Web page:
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Another Way of Seeing Cubans: The Photographs of Geandy Pavón

Jul 29, 2016

Cuba and Cubans are continually being represented in visual images and consumed through visual images. However, too many of these images have become repetitive stereotypes. It was therefore a welcome surprise to discover the photographs of Geandy Pavón. There is something very unique about his representation of Cubans. He creates images of Cubans that are solemn, humble, and haunted. Whether photographing the Cuban exile community in West New York, New Jersey, which he knows intimately, or the Cuban migrants who until recently were stuck in camps in Nicaragua, he strives to offer another way of seeing Cubans that cracks through the surface to capture the soul of a people leaving home, finding home, or still searching for it. We are delighted to feature Geandy Pavón’s photoessay as our post for July and hope you will also be captivated by his work.
Abrazos,
Ruth and Richard


Geandy Pavón was born in 1974 in a neighborhood in the eastern region of Cuba, in the Las Tunas province. There he began studying fine arts at the local academy. Later he moved to Havana and continued his studies at the Escuela Nacional de Artes Plásticas, graduating in 1994. Two years later, amid one of the worst economic crises in Cuba, he immigrated to the United States with his parents and younger brother. The family settled in the New Jersey town of West New York, the second largest enclave of the Cuban diaspora in the U.S.

Surprisingly, photography was not a part of Pavón’s training in the visual arts, which focused his attention on painting and video art. He encountered photography later, when he began using photographic images as a reference for his work and as a visual record of political and historical material. His life as a photographer began when he met Juan Carlos Alom, a teacher of Cuban photography. Alom introduced him to the world of analogic film photography, and together they built a small lab for printing and developing film.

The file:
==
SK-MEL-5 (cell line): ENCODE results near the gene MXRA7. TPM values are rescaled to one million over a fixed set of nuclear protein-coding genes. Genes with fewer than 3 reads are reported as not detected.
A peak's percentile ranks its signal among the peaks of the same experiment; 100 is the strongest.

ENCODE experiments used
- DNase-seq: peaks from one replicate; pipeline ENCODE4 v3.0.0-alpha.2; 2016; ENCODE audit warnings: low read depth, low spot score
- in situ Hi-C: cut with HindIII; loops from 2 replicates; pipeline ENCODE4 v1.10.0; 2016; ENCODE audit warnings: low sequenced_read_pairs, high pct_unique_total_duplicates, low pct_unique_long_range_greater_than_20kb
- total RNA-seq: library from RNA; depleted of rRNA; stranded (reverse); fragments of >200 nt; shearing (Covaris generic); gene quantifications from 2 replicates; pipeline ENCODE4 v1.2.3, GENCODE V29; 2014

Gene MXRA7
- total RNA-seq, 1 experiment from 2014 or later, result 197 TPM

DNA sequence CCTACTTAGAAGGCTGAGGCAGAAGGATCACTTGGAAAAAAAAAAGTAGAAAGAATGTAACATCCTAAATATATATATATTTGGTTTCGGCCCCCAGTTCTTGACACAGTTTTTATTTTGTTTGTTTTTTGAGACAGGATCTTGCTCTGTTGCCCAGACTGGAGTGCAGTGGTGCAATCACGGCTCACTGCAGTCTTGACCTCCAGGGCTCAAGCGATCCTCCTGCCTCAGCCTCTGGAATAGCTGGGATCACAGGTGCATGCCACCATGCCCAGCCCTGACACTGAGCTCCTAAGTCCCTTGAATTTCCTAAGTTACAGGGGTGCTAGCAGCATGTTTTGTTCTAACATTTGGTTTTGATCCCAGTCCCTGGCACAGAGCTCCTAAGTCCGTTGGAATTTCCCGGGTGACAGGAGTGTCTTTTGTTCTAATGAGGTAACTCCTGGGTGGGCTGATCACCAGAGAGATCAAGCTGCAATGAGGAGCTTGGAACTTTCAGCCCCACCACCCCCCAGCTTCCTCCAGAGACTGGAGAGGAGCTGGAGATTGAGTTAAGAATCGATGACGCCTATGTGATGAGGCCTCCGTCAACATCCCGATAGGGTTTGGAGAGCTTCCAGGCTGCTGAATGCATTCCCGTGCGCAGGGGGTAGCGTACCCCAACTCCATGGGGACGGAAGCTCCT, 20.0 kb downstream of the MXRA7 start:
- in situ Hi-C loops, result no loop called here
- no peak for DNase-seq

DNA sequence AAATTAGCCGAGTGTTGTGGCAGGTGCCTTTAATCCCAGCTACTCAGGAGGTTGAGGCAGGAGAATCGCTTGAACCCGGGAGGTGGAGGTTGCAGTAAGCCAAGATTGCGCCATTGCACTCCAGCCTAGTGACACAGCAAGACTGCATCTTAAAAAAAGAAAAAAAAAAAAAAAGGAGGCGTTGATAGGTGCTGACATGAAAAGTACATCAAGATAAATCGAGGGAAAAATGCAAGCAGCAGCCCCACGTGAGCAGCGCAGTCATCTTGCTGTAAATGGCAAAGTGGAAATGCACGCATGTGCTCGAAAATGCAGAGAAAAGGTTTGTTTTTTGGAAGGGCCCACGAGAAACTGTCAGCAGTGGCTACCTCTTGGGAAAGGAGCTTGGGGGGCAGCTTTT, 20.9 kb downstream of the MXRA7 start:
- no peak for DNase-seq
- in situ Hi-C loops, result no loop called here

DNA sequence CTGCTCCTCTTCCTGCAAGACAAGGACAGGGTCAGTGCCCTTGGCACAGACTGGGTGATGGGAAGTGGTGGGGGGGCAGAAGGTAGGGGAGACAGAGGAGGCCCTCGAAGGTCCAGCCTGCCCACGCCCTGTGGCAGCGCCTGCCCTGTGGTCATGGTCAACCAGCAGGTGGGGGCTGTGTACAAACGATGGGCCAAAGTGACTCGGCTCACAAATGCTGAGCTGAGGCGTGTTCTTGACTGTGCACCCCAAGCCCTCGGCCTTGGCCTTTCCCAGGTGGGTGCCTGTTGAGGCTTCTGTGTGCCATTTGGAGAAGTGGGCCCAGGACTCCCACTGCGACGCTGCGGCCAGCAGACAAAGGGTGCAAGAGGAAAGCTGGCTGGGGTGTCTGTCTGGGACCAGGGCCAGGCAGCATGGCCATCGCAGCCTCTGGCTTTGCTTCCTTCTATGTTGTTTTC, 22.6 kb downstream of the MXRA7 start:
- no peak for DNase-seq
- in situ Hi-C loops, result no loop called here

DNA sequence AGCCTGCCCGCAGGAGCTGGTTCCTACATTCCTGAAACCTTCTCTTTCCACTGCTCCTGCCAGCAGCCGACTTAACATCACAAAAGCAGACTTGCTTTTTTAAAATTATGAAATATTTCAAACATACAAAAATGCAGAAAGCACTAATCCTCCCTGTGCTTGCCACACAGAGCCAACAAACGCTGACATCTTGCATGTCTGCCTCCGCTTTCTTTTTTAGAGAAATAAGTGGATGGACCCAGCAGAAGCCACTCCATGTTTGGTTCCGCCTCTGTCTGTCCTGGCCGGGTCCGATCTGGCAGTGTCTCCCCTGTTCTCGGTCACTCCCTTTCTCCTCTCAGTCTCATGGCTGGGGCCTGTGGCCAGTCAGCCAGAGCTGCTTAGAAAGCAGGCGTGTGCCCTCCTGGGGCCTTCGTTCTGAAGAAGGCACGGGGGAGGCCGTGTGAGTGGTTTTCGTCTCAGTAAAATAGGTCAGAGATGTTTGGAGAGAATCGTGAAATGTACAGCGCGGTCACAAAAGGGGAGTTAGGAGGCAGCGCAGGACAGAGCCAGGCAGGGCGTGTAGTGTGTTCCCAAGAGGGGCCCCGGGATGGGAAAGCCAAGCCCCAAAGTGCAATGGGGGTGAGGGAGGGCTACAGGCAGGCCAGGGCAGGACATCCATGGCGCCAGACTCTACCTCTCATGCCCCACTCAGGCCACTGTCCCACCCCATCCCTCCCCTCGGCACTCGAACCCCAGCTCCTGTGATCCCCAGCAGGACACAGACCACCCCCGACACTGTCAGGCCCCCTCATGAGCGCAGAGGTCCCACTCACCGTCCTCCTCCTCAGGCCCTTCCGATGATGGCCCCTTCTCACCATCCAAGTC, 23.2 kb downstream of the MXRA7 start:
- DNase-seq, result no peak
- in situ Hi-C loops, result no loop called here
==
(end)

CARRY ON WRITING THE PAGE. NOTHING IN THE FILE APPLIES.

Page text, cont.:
Pavón continued embracing photography not just as a form of expression, but also as a way of seeing and living life. He notes, “Through photography I enter a state of consciousness of the world around me. I notice the existence of stories rarely told, at least photographically. Like the story of Cubans outside of Cuba—that rare mix of snow and Cuban flags in gardens, the forced adaptation of one world within another, Spanish with an American-English accent, English with a Cuban accent, neighborhoods, restaurants, interiors, basements, monuments to Martí.” The documentation of that ephemeral Cuban world outside Cuba obsesses him and is at the forefront of his work.

This obsession is evident in Vae Victis, a documentary photography series that portrays the life of a group of Cubans who were political prisoners in the 1960s and 1970s, and who still gather every Tuesday in the heart of Union City in New Jersey. Pavón’s most recent series, Quo Vadis Cuba, portrays life at three Cuban refugee camps in a town called La Cruz on the border of Costa Rica and Nicaragua, where he lived among the refugees in 2015. The camps were a consequence of the Nicaraguan government’s refusal to allow Cuban immigrants to travel through Nicaragua to the United States. More than 8,000 Cubans were stranded—the most significant Cuban immigrant crisis since the Mariel exodus of 1980 and the raft exodus of 1994.

Thinking about how Cuba is represented in photography immediately conjures up epic images of the triumph of the revolution in 1959, or the already classic postcards of American cars from the 1950s sputtering among Havana’s ruins. Likewise, images of the diaspora or exile communities are too often reflected in a facile and simplistic way. Yet the people of these communities embody, beyond the stereotypes, all the complexities of the human condition. Pavón’s series-in-progress, The Cuban-Americans, intends to capture those complexities by concentrating attention on what Pavón thinks of as the pure space of being—the oasis amid the ordinary places where the people of these communities live out their lives.